Aishwarya’s Nandini stands out: Even though Aishwarya Rai-Bachchan is not extremely exceptional, she still owns her role well as Nandini, the wife of the Chola kingdom’s treasurer. Nandini however is no tokenistic consort as she hatches conspiracies of her own. Ultimately, Rai’s Nandini definitely makes for a way more interesting character than the one-dimensional princes. 

Trisha’s Kundavai, the Chola princess and the sister to Vikram and Ravi’s characters, serves as a good companion character to Nandini. While Trisha is good enough on her own, her conversations with Nandini make for particularly notable moments. Both women despise each other but layer their hate with passive aggression and sarcasm. 

The technical aspects make it a visually-stunning period piece: All criticisms aside, PS1 definitely lives up to its grandiose budget. The battle scenes are grandly suited for the big screen, adding some momentum to the otherwise-slow pace. Not to spoil much but the action in the very final minutes will make you crave for more (which we're sure PS2 will fulfill).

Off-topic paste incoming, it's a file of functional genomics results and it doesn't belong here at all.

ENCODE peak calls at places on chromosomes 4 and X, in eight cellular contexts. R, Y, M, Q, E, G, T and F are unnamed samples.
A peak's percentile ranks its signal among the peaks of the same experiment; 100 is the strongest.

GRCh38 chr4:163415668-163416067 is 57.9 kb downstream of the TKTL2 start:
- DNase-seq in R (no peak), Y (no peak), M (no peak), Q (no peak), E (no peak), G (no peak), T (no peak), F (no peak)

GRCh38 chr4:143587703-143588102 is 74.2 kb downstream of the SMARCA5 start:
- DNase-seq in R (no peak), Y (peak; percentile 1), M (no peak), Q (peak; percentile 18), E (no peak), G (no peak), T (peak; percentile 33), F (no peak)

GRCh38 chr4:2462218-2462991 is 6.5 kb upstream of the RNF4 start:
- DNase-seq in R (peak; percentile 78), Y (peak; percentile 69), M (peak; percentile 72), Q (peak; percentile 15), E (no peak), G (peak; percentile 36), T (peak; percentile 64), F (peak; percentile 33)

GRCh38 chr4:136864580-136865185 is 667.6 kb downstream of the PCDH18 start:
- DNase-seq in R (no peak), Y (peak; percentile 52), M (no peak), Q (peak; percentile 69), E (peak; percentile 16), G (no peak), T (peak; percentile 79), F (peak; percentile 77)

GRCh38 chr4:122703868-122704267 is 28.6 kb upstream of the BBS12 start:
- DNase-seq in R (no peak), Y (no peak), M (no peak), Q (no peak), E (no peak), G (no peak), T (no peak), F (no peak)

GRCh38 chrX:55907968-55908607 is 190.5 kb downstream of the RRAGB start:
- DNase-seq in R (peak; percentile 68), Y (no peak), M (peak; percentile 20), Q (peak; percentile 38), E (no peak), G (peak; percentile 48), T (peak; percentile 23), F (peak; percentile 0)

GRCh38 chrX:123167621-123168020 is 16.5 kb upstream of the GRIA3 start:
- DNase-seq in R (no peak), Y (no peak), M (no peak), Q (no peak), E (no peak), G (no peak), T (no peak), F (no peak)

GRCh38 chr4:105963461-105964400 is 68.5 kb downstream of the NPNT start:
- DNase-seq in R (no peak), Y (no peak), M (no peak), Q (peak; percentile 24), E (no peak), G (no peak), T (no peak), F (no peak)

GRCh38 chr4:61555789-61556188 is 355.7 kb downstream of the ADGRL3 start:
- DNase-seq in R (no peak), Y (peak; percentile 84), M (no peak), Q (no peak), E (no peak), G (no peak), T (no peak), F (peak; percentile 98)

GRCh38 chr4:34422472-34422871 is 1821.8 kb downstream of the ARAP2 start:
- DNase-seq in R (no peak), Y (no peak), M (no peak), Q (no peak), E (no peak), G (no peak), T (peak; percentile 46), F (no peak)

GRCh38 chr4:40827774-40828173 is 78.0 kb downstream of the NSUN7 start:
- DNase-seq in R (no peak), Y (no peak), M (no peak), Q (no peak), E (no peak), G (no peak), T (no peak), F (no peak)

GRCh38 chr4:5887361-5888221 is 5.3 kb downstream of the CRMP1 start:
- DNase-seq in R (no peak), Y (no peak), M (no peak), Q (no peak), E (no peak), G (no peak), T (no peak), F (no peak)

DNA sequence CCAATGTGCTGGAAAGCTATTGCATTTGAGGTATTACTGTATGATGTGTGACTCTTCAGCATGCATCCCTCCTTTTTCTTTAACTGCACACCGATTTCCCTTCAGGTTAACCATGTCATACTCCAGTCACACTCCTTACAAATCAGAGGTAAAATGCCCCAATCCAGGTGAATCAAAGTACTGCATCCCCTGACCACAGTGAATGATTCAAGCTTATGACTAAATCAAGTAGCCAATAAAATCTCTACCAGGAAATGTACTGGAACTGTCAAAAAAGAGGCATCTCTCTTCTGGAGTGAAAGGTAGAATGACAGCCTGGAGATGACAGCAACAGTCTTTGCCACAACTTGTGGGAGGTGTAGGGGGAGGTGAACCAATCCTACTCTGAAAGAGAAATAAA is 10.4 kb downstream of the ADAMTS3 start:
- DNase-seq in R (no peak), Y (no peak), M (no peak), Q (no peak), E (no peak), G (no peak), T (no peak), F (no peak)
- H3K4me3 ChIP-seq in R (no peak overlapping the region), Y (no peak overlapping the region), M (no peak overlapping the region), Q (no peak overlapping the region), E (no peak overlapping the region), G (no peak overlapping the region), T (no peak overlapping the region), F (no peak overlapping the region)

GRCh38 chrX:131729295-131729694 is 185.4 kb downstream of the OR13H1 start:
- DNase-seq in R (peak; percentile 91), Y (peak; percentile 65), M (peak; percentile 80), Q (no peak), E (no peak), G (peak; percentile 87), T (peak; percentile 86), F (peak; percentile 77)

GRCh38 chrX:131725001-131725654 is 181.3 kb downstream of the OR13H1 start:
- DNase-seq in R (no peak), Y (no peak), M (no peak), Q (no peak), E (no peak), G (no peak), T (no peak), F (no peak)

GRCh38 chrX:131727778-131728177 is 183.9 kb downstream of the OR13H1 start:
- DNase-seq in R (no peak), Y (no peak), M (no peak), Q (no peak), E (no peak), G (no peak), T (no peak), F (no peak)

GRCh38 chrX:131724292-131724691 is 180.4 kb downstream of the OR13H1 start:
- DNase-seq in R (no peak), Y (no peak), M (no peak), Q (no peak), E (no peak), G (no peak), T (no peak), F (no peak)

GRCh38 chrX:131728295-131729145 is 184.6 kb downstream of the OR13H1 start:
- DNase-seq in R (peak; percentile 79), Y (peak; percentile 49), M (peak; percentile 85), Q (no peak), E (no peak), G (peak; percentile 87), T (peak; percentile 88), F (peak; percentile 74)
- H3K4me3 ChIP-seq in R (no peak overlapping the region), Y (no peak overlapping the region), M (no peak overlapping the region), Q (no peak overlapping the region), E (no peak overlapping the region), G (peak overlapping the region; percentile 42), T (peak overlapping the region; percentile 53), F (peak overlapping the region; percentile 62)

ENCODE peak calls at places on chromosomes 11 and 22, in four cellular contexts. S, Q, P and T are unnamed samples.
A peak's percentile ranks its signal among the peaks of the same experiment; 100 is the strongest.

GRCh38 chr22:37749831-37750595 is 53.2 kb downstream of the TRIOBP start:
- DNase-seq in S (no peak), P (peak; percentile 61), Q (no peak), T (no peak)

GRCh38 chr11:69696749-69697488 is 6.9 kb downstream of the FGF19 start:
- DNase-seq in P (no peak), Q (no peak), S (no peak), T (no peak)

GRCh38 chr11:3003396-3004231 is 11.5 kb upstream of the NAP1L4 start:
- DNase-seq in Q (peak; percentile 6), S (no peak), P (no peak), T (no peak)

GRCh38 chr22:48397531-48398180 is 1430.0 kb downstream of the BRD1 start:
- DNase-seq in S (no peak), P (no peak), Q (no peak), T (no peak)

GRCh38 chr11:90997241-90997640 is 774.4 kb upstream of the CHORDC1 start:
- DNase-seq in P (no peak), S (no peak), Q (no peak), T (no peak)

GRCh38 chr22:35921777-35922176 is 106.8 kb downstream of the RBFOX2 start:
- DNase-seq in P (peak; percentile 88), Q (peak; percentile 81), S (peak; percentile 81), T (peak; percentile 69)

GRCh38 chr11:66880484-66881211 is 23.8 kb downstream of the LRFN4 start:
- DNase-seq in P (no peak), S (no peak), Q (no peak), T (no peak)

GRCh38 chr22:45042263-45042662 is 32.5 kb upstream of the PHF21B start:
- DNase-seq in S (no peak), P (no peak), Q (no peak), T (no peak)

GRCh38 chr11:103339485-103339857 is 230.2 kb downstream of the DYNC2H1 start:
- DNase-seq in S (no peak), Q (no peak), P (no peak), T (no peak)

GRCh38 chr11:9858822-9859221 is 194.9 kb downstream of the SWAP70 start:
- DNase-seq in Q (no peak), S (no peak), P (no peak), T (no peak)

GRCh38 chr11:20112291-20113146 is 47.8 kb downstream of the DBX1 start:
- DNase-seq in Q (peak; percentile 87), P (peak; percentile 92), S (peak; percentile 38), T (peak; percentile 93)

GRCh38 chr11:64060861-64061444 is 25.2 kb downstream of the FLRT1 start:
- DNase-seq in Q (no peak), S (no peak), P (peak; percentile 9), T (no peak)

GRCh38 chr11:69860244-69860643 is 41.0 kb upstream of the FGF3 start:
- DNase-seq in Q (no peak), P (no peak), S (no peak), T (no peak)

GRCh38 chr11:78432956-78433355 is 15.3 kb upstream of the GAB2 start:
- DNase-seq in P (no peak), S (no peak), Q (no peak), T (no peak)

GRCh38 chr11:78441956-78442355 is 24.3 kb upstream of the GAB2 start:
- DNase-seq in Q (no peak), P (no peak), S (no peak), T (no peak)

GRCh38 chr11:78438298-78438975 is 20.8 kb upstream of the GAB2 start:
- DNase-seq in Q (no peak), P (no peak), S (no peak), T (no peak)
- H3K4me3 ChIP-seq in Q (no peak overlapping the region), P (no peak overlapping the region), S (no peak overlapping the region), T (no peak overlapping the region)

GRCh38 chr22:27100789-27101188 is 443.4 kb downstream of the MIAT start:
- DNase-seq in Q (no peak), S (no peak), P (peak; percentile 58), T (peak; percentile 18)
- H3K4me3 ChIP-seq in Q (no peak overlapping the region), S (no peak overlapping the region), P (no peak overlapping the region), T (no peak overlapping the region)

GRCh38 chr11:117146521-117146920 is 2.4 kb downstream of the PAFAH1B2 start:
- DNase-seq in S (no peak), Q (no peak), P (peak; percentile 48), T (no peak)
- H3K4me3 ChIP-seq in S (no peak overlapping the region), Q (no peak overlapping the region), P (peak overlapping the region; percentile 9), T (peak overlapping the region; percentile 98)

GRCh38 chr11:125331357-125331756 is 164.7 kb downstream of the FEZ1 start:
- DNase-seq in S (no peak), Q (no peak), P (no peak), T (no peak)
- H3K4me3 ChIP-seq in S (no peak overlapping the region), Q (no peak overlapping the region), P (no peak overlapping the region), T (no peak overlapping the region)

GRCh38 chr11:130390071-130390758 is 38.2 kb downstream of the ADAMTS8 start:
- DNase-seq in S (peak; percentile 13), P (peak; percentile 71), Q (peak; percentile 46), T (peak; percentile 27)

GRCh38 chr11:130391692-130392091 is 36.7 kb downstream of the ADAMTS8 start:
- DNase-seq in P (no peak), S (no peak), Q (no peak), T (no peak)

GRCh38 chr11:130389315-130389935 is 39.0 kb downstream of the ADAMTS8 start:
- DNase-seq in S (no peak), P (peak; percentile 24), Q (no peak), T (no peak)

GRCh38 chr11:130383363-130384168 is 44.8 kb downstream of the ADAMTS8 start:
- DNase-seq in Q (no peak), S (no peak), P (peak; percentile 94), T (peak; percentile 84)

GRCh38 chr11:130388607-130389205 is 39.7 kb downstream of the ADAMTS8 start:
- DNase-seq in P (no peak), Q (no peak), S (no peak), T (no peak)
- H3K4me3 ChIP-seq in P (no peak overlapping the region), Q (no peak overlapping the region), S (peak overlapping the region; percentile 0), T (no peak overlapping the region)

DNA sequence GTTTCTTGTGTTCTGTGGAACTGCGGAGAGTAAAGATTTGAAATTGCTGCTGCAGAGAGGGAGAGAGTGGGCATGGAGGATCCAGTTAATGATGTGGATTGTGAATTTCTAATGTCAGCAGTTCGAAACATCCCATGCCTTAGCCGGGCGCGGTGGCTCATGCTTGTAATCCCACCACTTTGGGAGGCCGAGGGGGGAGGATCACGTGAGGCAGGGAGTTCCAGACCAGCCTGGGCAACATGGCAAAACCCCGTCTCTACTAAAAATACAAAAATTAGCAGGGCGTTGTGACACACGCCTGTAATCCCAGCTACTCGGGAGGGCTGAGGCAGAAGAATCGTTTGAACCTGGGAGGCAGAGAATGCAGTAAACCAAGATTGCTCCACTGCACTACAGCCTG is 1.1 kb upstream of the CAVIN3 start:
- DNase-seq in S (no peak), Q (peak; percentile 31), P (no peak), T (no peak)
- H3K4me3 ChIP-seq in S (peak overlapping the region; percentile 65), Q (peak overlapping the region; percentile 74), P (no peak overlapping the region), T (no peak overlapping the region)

As the characters keep on travelling from one place to the other, cinematographer Ravi Varman (Anniyan, Barfi, Ram-Leela) captures the changes in environment from multiple angles and poetic widescreen framing. PS1 proves why Varman is after all, one of India’s most sought-after cinematographers. 

The official IMAX poster of PS1 (photo: Lyca)
The official IMAX poster of PS1 (photo: Lyca)

Art director and production designer Thotta Tharani also does a good job in the sense that all characters and kingdoms have their distinct style, not succumbing to unoriginal sword-and-sandals costumes and setpieces. Even the differences in every character’s jewellery is enough to show you Tharani’s attention to detail. 

AR Rahman’s background score is distracting and rather disappointing: Ever since Roja, AR Rahman has been Mani Ratnam’s constant creative collaborator, helming some of his most memorable career hits with this partnership. The songs of PS1, if not Rahman’s best recent work, are still as majestic as expected. But in terms of the background score, Rahman seems to have gone overboard with his composition being a little more dramatic than required.